Naked Lunch | Study Guide

William Burroughs

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Naked Lunch | Chapter 7 : Hospital | Summary

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Summary

Willy the Agent is in Hassan's hospital, going through detox. He experiences paranoia and hallucinatory nightmares in which he throws acid on "a slight short Arab." He wanders around the hospital where he sees "horrible-looking Europeans," one of which is there with her whole family as she awaits an operation. He dreams of buying more junk as he wants a fix near the end of his detox, "the critical point of withdrawal."

In a lavatory Dr. Benway performs an unspecified surgery on a woman. He uses unsterilized cleaning instruments, planning to use a toilet plunger to massage her heart. He says, "Soon we'll be operating by remote control on patients we never see," lamenting how the "skill is going out of surgery." The patient dies, and Benway says, "Well, it's all in a day's work" before complaining about his dealer cutting his cocaine with Saniflush.

Then Benway performs surgery in a full auditorium. He says the operation "has absolutely no medical value." He compares himself with a bullfighter. A man jumps from the audience with a scalpel, and the orderlies drag him away. Benway calls him an espontaneo, an audience member at a bullfight who tries to get in on the action in the ring.

Still in recovery, Willy the Agent passes a room that housed a "maternity case" with "bedpans full of blood and Kotex and nameless female substances." He hears patriotic music and imagines a diplomat criticizing different groups in America. Willy shoots doses of Eukodol (dihydro-oxy-codeine) every few hours. He also tries a sleeping pill called Soneryl, which shifts the user "to sleep without transition." He describes the president's junk use and describes the homosexual act used to "recharge him," an "Oblique Habit" that creates agony if the recharges stop.

Analysis

Willy the Agent appears to be a pseudonym for William Lee, better known as the narrator of Naked Lunch. The narration shifts between first and third person through this section. In the opening sentences, the narrator refers to himself under a pseudonym. Then the narration shifts to first person as detox proceeds. Then the scene shifts to Benway's surgical procedures, presented entirely in third person. The narrative briefly returns to first person, but this shift quickly gets lost in the presentation of the diplomat's speech. The text then definitively returns to first person for the "habit notes," in which the narrator resumes some drug use. The shifts in narrative perspective seem to follow the arc of detox, with the narrator sticking to first person consistently when he is first entering treatment and when he is again under the influence of narcotics, which indicates the narrator experiences some removal from his own identity as he attempts to kick his habit. In this sense the addiction makes the narrator feel like himself. The addiction and the identity are one in the same. The narrator makes clear the critical point of withdrawal is not in the early days, as there is too much suffering. When the suffering ends, things get dangerous because the addict is afraid of truly letting go of the addiction. His missing identity is thrown into sharp relief, and it is terrifying to no longer have a sense of one's own self.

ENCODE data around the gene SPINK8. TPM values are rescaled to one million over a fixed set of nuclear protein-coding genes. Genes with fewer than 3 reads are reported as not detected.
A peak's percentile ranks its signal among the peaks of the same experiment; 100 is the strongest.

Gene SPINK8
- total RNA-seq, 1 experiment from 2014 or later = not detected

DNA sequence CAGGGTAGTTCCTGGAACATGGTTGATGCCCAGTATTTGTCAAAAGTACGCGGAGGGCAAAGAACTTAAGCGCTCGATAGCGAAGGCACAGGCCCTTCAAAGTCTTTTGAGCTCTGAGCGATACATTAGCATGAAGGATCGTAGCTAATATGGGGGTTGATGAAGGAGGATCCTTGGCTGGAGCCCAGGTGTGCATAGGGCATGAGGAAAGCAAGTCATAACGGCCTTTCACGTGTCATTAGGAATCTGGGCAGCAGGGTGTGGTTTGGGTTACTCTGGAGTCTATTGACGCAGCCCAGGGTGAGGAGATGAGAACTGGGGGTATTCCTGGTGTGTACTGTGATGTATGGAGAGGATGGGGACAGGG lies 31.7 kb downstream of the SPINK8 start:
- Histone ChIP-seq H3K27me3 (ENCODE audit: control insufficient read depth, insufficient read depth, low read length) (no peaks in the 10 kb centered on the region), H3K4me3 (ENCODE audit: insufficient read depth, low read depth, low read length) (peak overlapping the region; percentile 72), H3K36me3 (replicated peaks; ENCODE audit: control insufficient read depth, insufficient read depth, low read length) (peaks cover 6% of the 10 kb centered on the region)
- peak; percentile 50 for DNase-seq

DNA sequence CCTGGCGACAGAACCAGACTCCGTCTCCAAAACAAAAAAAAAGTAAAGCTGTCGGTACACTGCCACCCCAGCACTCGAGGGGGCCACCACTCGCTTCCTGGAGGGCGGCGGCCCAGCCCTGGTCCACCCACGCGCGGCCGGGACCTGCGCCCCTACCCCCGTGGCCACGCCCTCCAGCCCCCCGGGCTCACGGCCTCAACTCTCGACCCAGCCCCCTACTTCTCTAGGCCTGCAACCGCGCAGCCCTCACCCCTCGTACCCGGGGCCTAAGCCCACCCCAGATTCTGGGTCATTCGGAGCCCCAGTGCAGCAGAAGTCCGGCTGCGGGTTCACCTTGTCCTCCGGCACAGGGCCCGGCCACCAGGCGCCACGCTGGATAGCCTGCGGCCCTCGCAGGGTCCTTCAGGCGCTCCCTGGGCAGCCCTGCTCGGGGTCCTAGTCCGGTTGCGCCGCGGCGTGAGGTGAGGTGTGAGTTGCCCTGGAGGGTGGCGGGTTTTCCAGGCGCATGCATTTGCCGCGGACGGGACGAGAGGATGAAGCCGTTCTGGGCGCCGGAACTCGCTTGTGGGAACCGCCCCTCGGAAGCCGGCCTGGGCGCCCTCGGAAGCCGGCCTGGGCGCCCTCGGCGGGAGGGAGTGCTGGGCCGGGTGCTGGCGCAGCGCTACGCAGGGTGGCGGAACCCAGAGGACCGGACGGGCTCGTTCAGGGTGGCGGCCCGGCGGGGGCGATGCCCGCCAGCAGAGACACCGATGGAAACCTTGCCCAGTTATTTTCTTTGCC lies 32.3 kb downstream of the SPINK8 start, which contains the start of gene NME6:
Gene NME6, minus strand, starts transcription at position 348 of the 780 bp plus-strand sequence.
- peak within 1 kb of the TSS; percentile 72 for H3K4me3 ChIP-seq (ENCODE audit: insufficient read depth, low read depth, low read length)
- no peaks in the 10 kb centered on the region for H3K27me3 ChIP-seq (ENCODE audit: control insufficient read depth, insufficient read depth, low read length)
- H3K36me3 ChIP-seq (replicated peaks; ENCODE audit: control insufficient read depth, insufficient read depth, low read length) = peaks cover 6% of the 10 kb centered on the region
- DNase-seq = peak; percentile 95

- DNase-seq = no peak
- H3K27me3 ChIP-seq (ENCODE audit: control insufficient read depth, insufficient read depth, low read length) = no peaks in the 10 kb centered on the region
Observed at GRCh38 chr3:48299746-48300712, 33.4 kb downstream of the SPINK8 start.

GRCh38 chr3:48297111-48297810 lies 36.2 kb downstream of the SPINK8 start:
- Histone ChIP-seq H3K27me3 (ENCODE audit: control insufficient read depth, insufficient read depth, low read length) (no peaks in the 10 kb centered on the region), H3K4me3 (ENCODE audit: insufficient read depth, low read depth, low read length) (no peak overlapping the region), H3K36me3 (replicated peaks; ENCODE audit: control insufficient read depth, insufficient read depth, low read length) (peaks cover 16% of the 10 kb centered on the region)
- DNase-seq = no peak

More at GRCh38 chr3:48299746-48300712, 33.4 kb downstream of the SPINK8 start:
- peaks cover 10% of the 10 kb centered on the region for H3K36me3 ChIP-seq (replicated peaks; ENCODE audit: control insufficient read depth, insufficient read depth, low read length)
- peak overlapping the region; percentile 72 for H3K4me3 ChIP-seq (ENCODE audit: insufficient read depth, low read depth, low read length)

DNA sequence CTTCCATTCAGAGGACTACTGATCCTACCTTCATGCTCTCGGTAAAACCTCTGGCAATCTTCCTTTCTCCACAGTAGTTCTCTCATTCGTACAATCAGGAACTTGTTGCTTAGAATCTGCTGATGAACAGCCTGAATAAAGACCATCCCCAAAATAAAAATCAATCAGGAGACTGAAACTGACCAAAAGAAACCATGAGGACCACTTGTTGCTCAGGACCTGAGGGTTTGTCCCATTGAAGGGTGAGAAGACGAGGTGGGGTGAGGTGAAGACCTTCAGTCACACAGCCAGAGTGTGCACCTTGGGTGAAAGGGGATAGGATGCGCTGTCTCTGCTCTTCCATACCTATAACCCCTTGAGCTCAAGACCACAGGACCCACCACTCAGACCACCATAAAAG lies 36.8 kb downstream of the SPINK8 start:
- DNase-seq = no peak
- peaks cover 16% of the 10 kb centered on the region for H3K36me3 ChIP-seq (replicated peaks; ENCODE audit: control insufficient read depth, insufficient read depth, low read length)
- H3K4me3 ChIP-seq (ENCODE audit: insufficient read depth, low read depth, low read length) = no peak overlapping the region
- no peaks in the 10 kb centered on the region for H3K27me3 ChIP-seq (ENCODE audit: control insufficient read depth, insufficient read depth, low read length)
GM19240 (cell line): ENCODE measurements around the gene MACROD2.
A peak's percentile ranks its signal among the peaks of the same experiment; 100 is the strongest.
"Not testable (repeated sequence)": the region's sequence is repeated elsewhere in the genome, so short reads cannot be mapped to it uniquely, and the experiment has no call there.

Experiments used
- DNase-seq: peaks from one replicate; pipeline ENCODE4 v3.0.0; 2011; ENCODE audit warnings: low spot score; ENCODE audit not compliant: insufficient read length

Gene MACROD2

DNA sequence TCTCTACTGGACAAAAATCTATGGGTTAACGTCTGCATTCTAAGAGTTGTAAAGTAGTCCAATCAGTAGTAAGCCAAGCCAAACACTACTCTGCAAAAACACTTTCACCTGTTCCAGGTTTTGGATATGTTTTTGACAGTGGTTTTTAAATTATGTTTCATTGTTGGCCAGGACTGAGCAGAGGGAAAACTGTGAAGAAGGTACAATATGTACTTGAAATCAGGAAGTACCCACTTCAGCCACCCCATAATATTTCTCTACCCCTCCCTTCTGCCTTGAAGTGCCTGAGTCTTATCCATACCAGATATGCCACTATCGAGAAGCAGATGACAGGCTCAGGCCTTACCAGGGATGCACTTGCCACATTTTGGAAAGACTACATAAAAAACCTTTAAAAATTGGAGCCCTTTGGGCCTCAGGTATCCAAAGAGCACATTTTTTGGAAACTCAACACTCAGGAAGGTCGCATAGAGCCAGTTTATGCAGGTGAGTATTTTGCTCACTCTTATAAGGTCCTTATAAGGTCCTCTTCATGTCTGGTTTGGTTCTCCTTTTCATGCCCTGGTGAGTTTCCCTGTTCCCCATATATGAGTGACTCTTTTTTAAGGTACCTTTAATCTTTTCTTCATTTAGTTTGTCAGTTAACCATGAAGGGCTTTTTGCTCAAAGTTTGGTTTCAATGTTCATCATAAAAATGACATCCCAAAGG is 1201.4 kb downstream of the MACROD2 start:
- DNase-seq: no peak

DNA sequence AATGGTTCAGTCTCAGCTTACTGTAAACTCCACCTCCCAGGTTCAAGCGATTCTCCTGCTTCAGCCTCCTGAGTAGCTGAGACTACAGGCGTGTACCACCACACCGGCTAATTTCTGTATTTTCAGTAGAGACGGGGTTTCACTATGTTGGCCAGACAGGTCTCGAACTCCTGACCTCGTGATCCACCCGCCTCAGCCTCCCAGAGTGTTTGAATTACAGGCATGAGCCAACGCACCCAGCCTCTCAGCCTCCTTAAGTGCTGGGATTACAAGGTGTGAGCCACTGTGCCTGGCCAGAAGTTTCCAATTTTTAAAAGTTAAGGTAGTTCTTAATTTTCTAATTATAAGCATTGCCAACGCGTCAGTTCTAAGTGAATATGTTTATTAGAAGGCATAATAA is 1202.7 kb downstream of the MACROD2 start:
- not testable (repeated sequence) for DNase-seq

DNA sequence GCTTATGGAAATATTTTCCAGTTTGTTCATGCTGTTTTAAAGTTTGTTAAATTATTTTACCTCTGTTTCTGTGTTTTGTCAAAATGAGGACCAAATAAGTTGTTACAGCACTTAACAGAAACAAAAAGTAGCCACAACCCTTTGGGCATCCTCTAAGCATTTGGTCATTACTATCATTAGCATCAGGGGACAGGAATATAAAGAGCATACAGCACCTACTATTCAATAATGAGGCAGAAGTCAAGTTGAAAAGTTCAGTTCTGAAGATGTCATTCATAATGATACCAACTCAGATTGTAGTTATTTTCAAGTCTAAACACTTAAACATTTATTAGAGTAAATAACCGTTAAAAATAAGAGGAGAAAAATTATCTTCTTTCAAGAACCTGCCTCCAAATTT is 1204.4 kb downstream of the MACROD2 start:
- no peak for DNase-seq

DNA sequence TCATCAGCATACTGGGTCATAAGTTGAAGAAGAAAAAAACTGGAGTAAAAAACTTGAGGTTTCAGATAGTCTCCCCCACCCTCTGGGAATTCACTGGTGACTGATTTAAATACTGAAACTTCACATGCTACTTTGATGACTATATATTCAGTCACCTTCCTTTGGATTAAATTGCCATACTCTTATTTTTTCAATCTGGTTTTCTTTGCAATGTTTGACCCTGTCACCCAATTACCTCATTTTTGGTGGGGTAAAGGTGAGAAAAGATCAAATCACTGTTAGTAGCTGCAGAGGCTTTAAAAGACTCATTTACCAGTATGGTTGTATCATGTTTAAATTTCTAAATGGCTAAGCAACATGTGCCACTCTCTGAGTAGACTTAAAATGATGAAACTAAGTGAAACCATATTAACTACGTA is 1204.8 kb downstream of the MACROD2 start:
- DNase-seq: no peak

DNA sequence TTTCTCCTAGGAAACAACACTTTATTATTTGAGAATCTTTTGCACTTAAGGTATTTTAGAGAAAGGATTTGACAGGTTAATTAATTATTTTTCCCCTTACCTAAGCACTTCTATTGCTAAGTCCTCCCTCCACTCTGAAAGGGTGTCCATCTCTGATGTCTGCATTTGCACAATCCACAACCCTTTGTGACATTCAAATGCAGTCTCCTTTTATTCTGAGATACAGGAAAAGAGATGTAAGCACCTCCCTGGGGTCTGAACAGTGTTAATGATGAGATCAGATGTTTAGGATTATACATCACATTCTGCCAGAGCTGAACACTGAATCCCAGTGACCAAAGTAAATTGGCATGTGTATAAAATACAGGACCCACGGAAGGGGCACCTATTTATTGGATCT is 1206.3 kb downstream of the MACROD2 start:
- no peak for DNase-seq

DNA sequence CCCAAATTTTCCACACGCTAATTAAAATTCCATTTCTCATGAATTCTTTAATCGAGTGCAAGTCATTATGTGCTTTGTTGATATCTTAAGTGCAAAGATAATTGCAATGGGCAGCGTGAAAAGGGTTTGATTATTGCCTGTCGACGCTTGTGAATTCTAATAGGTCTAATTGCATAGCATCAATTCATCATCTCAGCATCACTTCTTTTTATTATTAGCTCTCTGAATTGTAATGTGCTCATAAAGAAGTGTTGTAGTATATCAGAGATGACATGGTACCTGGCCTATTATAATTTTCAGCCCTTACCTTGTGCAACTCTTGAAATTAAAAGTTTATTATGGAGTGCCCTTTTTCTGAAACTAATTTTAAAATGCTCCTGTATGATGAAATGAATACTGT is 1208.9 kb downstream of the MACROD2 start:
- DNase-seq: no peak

The operation Dr. Benway is performing in the bathroom is never specified. However, the clandestine nature of the proceedings and the fact the patient is a woman imply the procedure may be an abortion. Other clues come in the references to the patient's "snatch," a profane slang term for vagina, and the rubbish from the "maternity case." The operation scene seems to criticize the unsanitary, dangerous conditions women faced in clandestinely terminating pregnancies before abortion became legal in the United States. Benway works with improvised instruments and is more concerned with the purity of his cocaine than the patient's death. Benway's laissez-faire attitude toward his patients' lives applies to public surgeries as well. He happily performs unnecessary and useless surgery, with his only concern in this case being the possibility someone might steal the focus of his audience.

The narrator resumes his first-person perspective after the interlude of Dr. Benway's activities. He also reveals ongoing use of a prescription narcotic and a sleep aid. The introduction of these new drugs shows how their use has somehow brought Willy back to his own identity. The narrator no longer feels a need to distance himself from himself. His comments about the president introduce the idea that everyone, even at the highest echelons of power, has an addiction of one kind or another. The public face officials and others put forward can conceal a multitude of behaviors, even the same behaviors those officials may publicly decry as deviant.

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